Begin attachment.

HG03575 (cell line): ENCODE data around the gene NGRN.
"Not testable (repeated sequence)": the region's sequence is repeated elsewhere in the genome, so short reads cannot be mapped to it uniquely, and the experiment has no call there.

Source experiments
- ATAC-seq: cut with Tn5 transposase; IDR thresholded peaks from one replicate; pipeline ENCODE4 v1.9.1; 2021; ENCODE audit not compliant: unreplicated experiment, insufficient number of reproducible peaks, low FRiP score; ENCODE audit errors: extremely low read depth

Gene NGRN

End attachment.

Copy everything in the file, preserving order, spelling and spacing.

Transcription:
HG03575 (cell line): ENCODE data around the gene NGRN.
"Not testable (repeated sequence)": the region's sequence is repeated elsewhere in the genome, so short reads cannot be mapped to it uniquely, and the experiment has no call there.

Source experiments
- ATAC-seq: cut with Tn5 transposase; IDR thresholded peaks from one replicate; pipeline ENCODE4 v1.9.1; 2021; ENCODE audit not compliant: unreplicated experiment, insufficient number of reproducible peaks, low FRiP score; ENCODE audit errors: extremely low read depth

Gene NGRN